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How to Protect Yourself and Your Loved Ones from Three Common Types of Scams

The following article is from the American Association of Daily Money Managers (AADMM).

Fraud takes an enormous financial, as well as emotional, toll on victims. It can destroy businesses and ruin financial lives. Many individuals, businesses, and organizations are affected by scams and other fraudulent activity on a daily basis. A report in the American Journal of Public Health estimates that 1 in every 18 older adults experience some form of fraud or scam each year. Often, they are too embarrassed to report it or don’t know where to go to do so. With the complexity of ongoing identity schemes, the number of victims impacted are on the rise. According to the Insurance Information Institute , the amount stolen was $16.8 billion last year alone, an increase of 12 percent from 2016.

To assist with recognizing and avoiding fraud, the American Association of Daily Money Managers (AADMM) has developed a list of common scams that are becoming more prevalent each year. Here is information on three of these scams.

FUNERAL/CEMETERY SCAMS

Some funeral homes may try to take advantage of a grieving family by trying to sell them products they do not need or by adding fees for additional services that they don’t really want. Examples may be attempts to sell them an expensive fancy casket, convincing them to get embalming prior to cremation (almost never required) or selling a rubber gasket to preserve a body (they do not work).

The “Funeral Rule,” passed in 1984 and which is overseen by the Federal Trade Commission, sets forth certain guidelines that funeral homes must abide by. These include rules that the funeral home must itemize their prices, offer products individually (although they may offer package deals), and allow a family to bring in caskets from third party vendors (such as Walmart or Costco). Even with these rules, some funeral homes are unscrupulous and violate them. Read more.

TELEMARKETING/PHONE SCAMS

Many older adults enjoy talking on the phone. It’s a great opportunity to communicate with family members, friends and acquaintances. However, the telephone is also widely used by scammers to prey on unsuspecting individuals, especially seniors, who are often the victim of these fake telemarketing calls.

Scammers will say anything to cheat people out of their money. Some may appear to be very friendly — using your first name, making small talk, or asking about your family. If you receive a call from someone saying that you’ve won money in a sweepstakes or contest you haven’t entered, but you just need to send money to claim your prize, be aware this is probably a scam. Contests and prize scams are on the rise. These fraudsters are difficult to catch because there is no paper trail and the calls cannot be traced. Read More.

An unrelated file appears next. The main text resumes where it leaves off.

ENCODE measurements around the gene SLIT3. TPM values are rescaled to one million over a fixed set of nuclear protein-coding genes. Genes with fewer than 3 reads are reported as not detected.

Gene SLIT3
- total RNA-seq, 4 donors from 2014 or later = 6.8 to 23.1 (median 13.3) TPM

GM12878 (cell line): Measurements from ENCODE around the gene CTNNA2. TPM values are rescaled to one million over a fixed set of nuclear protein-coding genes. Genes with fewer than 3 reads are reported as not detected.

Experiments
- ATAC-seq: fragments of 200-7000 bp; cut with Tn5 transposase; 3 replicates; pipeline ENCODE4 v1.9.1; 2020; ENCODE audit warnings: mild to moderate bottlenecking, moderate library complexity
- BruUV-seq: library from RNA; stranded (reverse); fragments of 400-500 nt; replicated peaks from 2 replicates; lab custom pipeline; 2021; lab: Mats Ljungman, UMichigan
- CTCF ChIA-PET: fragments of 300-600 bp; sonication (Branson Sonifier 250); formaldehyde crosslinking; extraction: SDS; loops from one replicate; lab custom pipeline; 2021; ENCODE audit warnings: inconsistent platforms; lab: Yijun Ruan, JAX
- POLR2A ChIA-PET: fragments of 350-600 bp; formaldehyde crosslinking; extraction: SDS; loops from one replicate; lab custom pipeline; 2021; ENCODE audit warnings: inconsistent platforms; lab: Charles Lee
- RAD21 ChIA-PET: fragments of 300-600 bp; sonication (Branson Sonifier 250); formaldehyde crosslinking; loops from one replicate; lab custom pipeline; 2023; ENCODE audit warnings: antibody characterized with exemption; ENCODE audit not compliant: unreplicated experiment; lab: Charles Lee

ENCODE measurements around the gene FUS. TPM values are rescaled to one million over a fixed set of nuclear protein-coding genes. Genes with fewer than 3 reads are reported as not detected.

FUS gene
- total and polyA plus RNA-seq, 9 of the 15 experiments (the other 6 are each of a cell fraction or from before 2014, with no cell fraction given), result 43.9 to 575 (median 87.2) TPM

INVESTMENT/PONZI SCHEMES

Seniors and other vulnerable populations are often targeted by investment fraudsters. Common scams include:

  • Ponzi schemes in which early investors are paid with the assets of later investors
  • Bogus promissory notes
  • Offshore market instruments
  • Oil and gas investments
  • “Risk free” investments

If you encounter any of these situations, first and foremost, talk with trusted advisors or family members before making any investment decisions. Take time making investment decisions and verify that sellers are licensed and registered to sell products by visiting investor.gov or your state securities regulator. If you do not know the state securities regulator, visit nasaa.org or call 202-737-0900. Read more. 

Here are some additional tips and resources to prevent fraud and identity theft. Click here to download a full copy of this article.

Daily Money Managers (DMMs) can help protect their clients by acting as a first line of defense against fraud. Using their experience in financial matters to monitor and recognize suspicious activity, they help prevent their clients from falling victim to various scams. In the event that fraud is detected, DMMs can also work with clients toward resolving the issue. To find a DMM, please visit AADMM.com.

 

The American Association of Daily Money Managers (AADMM) is a national membership organization representing individuals and businesses in the growing profession of daily money management. These professionals provide financial services to seniors and older adults, people with disabilities, busy professionals, high net worth individuals, small businesses and others. AADMM’s mission is to support daily money management services in an ethical manner, to provide information and education to members and the public, and to develop a network of dedicated professionals. Click here to learn more about AADMM.

This blog is published to provide you with general information only, and is not intended to provide specific or comprehensive advice.  Money Care, LLC encourages individuals to seek advice from competent professionals when appropriate.